Brewers in Nada district used to name their brands of sake, names of kabuki in the Edo period. Sakuramasamune used to name its brand Shinsui from actors when it was founded. The head of the brewery was thinking about a new name for its brand because names used by brewers in Nada at that time were feminine and it might have not been suitable for sake lovers.
One day, when the head of Sakuramasamune visited Genseian, one of temples in Fukakusa, Yamashironokuni, where he had been close to, and saw the letters of "臨済正宗(Rinzai Sei-shuu)" on the Buddhist Scripture, he found that the pronunciation of '正宗(sei-shuu)' is similar to '清酒(sei-shu)' meaning 'clear sake.' Then he named originally his brew as "sei-shuu" on his sake barrel.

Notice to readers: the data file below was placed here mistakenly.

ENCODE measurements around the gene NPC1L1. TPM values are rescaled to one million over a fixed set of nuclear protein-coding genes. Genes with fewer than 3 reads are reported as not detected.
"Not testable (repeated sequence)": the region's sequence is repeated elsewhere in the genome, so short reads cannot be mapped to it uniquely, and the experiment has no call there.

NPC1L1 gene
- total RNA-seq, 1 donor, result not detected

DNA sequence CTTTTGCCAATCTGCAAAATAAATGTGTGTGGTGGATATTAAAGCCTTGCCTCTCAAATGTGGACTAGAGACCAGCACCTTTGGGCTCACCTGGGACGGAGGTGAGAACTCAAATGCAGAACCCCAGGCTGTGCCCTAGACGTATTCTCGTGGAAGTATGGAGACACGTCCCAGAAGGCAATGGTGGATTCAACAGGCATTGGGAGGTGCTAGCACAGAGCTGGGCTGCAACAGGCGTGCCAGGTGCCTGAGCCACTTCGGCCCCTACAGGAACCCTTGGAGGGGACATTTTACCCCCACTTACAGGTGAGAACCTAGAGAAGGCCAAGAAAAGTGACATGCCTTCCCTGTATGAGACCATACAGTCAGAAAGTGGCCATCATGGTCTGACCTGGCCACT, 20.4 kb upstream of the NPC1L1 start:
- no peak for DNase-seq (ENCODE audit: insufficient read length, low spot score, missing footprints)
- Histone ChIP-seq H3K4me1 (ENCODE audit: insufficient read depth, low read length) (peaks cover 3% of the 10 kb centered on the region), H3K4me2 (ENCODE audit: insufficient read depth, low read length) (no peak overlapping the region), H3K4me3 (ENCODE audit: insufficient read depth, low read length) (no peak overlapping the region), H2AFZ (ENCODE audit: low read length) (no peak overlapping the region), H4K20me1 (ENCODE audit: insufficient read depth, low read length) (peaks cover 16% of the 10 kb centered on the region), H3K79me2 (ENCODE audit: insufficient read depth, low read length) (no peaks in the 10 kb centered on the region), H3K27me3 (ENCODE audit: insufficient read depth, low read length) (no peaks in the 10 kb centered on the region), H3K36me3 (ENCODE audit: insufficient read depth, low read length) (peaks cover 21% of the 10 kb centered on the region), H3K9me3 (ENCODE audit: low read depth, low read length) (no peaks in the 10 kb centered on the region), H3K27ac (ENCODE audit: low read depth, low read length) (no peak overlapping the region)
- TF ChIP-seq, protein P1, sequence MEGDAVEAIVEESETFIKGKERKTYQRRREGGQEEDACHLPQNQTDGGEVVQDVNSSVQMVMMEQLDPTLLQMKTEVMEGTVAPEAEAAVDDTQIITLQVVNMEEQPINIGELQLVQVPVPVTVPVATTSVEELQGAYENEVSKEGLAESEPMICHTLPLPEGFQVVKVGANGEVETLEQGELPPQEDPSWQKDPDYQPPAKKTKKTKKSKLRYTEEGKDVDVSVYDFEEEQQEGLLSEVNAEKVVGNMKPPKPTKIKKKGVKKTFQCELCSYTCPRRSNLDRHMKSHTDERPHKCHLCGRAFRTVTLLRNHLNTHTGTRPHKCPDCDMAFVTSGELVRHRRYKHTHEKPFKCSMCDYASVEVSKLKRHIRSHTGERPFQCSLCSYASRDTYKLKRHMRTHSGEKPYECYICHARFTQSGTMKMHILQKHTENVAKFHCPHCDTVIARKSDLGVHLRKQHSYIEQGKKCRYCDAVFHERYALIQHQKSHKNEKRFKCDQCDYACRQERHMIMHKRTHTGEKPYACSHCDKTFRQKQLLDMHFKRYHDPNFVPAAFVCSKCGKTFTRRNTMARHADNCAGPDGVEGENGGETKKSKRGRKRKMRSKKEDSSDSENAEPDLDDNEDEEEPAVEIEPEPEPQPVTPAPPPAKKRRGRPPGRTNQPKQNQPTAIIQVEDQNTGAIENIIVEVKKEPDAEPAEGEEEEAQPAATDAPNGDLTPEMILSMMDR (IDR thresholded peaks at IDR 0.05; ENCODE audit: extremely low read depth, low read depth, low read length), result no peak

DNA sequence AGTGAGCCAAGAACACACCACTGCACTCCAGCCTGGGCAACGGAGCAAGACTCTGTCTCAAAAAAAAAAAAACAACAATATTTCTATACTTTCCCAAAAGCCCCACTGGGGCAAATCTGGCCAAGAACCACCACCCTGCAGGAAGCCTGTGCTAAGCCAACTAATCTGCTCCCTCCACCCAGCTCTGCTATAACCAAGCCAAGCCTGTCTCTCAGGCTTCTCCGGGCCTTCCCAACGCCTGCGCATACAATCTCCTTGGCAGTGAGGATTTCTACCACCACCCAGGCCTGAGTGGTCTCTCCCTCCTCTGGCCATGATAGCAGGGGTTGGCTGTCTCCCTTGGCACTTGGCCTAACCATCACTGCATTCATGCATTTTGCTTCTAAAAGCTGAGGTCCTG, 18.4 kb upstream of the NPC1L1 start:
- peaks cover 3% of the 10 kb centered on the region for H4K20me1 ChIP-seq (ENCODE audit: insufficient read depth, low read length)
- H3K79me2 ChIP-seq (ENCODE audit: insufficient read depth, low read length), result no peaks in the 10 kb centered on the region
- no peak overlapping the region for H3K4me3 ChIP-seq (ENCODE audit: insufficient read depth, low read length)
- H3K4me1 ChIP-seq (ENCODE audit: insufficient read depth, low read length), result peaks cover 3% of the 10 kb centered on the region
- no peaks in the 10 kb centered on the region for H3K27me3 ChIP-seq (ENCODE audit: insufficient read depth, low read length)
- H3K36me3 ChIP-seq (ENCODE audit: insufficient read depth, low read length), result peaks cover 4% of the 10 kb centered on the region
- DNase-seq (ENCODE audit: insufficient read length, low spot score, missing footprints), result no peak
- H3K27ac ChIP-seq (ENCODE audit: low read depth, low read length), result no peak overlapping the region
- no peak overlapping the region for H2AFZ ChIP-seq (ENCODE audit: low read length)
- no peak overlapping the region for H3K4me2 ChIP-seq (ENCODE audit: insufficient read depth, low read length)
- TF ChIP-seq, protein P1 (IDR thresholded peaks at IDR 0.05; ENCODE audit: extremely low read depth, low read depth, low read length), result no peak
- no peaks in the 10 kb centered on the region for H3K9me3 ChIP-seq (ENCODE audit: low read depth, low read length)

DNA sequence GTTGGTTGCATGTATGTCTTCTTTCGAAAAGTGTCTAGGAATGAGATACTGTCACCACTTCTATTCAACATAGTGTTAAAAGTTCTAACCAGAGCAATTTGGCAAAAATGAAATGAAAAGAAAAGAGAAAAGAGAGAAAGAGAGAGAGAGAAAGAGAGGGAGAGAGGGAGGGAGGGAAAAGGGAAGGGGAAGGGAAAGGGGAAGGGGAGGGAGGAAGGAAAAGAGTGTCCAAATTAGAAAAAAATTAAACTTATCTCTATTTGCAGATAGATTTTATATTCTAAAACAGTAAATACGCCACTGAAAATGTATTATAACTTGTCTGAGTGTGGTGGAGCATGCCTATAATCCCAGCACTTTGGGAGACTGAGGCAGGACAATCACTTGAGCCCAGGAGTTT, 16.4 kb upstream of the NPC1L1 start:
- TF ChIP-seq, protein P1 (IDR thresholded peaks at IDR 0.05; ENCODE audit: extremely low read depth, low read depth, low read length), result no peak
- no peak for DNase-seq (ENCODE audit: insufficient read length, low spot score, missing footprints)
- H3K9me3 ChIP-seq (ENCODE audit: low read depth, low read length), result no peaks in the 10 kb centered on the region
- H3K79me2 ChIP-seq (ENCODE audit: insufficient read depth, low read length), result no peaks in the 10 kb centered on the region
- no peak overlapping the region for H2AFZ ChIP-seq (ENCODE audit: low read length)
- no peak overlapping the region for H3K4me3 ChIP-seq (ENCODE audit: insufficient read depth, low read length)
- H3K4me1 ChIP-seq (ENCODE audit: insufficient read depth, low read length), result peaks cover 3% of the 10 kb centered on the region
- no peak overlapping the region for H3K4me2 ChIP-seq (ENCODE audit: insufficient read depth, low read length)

He assumed that people call the name "sei-shuu." However it came to be read as "masa-mune" with Japanese reading and "Masamune" became a general name among people in 1840.
In 1884 we made an application to the government that "Masamune" be registered as the brand name, but it was turned down because many brewers had already used "masamune" as their brand names. "Masamune" was considered as a common noun for 'sake.' Sakuramsamune, therefore, added "a single cherry blossom (sakura)," the national flower, to "masamune" and named its brew as "Sakura Masamune."
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